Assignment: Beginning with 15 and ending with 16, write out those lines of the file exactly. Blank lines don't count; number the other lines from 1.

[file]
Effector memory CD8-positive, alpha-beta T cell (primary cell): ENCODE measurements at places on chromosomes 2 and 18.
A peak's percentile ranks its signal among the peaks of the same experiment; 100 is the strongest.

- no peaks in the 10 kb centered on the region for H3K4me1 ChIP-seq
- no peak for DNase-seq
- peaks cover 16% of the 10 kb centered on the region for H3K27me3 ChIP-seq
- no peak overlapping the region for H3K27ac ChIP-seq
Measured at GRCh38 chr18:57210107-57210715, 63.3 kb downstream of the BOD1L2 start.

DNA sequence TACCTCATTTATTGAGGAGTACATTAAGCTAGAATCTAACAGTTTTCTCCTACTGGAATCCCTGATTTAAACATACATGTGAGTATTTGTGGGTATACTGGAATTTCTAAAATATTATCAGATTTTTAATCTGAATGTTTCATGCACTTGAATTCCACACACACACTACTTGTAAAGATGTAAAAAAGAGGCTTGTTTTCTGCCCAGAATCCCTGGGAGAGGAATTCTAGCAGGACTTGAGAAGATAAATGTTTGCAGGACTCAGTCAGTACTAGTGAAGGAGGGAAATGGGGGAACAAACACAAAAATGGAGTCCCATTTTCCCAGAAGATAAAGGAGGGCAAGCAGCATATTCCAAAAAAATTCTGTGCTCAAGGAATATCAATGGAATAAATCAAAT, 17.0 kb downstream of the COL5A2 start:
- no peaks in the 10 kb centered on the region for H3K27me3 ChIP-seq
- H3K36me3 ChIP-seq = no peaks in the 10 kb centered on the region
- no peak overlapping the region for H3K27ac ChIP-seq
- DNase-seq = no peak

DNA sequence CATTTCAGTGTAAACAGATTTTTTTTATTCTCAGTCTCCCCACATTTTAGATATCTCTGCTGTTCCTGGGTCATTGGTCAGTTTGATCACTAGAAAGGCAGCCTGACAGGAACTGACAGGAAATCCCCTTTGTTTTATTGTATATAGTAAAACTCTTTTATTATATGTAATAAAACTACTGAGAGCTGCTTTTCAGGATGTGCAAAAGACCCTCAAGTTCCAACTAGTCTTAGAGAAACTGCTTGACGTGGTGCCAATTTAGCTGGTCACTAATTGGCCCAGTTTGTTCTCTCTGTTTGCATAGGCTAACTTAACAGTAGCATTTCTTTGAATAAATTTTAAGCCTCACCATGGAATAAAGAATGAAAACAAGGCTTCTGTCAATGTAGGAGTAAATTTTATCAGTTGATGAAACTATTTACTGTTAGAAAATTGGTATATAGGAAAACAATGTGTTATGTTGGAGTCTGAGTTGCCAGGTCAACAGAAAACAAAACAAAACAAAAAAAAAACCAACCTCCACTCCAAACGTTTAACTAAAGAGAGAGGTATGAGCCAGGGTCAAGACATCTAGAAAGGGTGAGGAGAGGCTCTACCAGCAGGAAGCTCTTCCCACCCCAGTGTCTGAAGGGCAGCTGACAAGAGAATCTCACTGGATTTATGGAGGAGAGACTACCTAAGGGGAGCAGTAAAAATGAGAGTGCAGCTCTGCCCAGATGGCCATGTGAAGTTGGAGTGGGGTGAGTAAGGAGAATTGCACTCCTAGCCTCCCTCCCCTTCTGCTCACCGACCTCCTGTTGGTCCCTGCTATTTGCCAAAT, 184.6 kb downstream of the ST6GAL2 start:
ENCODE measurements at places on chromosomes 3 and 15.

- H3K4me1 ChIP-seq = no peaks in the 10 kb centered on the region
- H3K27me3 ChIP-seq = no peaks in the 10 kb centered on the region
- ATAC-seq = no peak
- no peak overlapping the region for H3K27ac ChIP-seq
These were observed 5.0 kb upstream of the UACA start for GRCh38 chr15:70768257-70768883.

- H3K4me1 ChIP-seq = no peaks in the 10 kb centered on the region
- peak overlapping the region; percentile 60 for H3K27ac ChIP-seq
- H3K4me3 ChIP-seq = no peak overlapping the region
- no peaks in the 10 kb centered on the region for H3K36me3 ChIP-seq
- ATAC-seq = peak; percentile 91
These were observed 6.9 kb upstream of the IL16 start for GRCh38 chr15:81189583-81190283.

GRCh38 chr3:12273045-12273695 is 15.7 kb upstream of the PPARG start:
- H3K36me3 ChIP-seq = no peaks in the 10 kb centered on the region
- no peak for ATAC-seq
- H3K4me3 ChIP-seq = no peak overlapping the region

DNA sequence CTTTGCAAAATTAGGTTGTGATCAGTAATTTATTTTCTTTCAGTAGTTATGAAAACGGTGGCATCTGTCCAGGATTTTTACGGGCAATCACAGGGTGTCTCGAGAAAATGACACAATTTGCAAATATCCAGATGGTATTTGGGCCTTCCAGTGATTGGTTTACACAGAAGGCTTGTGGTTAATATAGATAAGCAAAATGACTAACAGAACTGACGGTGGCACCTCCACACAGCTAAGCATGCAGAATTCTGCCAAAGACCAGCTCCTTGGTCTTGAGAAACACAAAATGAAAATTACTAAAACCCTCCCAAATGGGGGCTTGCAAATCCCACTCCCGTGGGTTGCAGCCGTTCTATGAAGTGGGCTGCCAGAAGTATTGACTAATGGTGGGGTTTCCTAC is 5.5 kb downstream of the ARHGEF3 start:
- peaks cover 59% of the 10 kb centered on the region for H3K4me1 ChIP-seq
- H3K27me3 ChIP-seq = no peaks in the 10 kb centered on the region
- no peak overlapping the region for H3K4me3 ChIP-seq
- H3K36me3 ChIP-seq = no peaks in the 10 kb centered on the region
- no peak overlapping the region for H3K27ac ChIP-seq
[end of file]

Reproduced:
- H3K4me1 ChIP-seq = no peaks in the 10 kb centered on the region
- H3K27me3 ChIP-seq = no peaks in the 10 kb centered on the region